Congressional Delegation News:
WASHINGTON, D.C. — U.S. Senators Tom Udall (D-N.M.) and Martin Heinrich (D-N.M.) and U.S. Representatives Ben Ray Lujan (D-N.M.), Deb Haaland (D-N.M.), and Xochitl Torres Small (D-N.M.) announced that the U.S. Department of Health and Human Services (HHS), through the Health Resources and Services Administration (HRSA), awarded $2,982,779 to Taos Health Systems, Inc. in New Mexico as part of the Rural Maternity and Obstetrics Management Strategies (RMOMS) program.
A total of $9 million was awarded to address health disparities in rural communities by expanding patient access to care.
“This funding is critical for mothers and families in northern New Mexico,” Udall said. “Quality care during pregnancy plays a long-term role in determining the health of the mother and the child – unfortunately, some communities in northern New Mexico lack the resources and infrastructure that are needed to provide the care that every mother deserves. This grant, along with the House rural maternity bill introduced by Representatives Luján and Torres Small, are important steps in brining equitable and comprehensive health care to every community.”
“When I visit rural communities, I hear from families and mothers who tell me how access to health care at their local clinic or hospital has helped them, and in some cases even saved their lives. These rural health providers face unique challenges delivering care in remote areas with less resources. In many cases, challenges are exacerbated by the struggle to attract physicians and medical professionals in the first place. I will continue to support these awards and help ensure that families and mothers in New Mexico are provided care for the healthy start they need to grow and thrive,” Heinrich said.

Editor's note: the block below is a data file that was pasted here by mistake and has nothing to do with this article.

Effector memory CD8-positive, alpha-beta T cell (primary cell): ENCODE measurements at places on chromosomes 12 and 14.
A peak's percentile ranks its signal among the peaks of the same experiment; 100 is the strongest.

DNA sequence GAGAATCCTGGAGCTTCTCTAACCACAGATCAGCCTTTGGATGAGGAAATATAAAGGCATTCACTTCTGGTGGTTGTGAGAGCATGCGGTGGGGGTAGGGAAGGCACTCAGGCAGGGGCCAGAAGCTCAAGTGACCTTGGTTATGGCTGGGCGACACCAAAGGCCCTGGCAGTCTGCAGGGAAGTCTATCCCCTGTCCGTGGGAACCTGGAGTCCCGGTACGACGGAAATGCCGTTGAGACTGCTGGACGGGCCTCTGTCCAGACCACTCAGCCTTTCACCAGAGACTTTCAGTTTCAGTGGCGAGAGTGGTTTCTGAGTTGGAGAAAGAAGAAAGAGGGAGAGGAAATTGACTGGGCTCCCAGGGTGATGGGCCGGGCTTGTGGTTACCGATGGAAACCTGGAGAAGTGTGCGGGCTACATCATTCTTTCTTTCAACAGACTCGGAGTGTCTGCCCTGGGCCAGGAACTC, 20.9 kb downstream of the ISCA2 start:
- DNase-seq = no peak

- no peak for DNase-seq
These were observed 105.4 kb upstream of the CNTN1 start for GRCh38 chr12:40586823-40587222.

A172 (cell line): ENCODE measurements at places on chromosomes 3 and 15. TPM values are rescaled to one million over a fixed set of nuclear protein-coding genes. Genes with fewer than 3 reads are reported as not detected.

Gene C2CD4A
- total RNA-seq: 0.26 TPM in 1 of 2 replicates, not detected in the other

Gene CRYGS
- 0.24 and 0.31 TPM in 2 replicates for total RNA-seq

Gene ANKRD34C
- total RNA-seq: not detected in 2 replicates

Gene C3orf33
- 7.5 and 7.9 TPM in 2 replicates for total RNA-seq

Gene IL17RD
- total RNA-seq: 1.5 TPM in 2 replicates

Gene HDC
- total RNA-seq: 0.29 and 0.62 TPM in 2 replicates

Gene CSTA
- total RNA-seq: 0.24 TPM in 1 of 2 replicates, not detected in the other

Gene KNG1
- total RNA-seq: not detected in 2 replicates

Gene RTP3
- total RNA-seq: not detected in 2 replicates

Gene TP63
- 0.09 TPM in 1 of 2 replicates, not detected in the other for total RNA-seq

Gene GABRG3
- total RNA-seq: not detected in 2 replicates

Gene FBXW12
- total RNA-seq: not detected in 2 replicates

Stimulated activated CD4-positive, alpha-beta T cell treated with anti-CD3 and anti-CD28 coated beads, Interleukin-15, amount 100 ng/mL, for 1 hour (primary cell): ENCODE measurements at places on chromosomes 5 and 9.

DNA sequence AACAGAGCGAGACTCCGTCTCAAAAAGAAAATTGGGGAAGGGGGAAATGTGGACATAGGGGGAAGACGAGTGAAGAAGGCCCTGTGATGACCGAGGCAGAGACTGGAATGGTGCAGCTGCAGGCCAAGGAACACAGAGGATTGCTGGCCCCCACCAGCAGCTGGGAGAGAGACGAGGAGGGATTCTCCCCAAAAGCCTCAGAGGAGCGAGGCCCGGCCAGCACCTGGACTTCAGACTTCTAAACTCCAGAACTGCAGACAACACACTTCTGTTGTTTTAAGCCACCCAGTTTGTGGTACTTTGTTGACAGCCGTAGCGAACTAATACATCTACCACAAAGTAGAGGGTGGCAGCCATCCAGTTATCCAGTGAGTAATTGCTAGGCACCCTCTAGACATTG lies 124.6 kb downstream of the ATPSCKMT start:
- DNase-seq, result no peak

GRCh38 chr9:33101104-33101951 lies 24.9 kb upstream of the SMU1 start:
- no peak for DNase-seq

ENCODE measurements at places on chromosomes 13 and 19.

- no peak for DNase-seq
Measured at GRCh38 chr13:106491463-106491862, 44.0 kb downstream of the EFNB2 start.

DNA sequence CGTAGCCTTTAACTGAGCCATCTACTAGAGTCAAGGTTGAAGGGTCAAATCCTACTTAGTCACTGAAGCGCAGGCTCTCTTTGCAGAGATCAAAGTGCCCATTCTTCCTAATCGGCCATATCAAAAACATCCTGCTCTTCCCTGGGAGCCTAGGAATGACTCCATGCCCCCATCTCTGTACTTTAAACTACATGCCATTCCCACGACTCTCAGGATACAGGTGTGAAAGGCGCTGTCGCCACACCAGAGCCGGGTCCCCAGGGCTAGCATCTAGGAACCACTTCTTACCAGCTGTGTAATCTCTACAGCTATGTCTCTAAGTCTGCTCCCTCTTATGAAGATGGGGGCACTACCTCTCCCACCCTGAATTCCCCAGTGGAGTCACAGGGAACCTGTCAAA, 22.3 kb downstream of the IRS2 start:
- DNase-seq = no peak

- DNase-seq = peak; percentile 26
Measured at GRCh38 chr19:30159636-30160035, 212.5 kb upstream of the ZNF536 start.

“Too many mothers in rural New Mexico lack access to critical health services. I’m proud to have helped secure these funds to go toward bolstering health care for mothers throughout our communities. I will continue fighting for legislation that addresses these disparities and improves New Mexicans’ access to quality, affordable health care, ” Luján said.
“Mothers and babies deserve to thrive and be healthy whether they live in a city or one of the most remote places in New Mexico, but right now many families are forced to drive long distances to see their doctors,” Haaland said. “This funding will make sure moms and babies in rural areas have access to the health care services they need.”
“New and expecting mothers deserve the peace of mind knowing that the news of a pregnancy or the birth of a child will not translate to increased health risks. However, families living in rural areas are frequently face a lack of the appropriate healthcare providers in their own communities often leading to poor health outcomes. I was proud to introduce the Rural MOMS Act alongside Assistant Speaker Luján to expand birth and pregnancy-related services to rural communities. While I work for its passage to ensure maternal healthcare access touches our entire state, the latest source of funding will serve as crucial support for mothers in northern New Mexico to receive the care they need to start healthy families,” Torres Small said.
The RMOMS program, administered by HRSA’s Federal Office of Rural Health Policy (FORHP) and Maternal and Child Health Bureau (MCHB), is a part of a suite of maternal health investments made by HRSA to support local and state level efforts to improve maternal health nationwide. The new program is unique because its network requirements detail the involvement of specific stakeholders, including rural hospitals, health centers, state Medicaid offices, and Healthy Start and home visiting programs, with the intention of developing sustainable strategies at a regional level.
Networks will develop strategies that focus on rural hospital obstetric service aggregation, developing a network approach to coordinating a continuum of care, leveraging telehealth and specialty care, and approaches to financial sustainability.
Recipients from three states, Missouri, New Mexico and Texas, will receive up to $600,000 in a planning year and up to $800,000 in three implementation years to pilot, test, and develop models that improve access to and continuity of maternal obstetrics care in rural communities. Taos Health Systems, Inc. is the New Mexico grantee.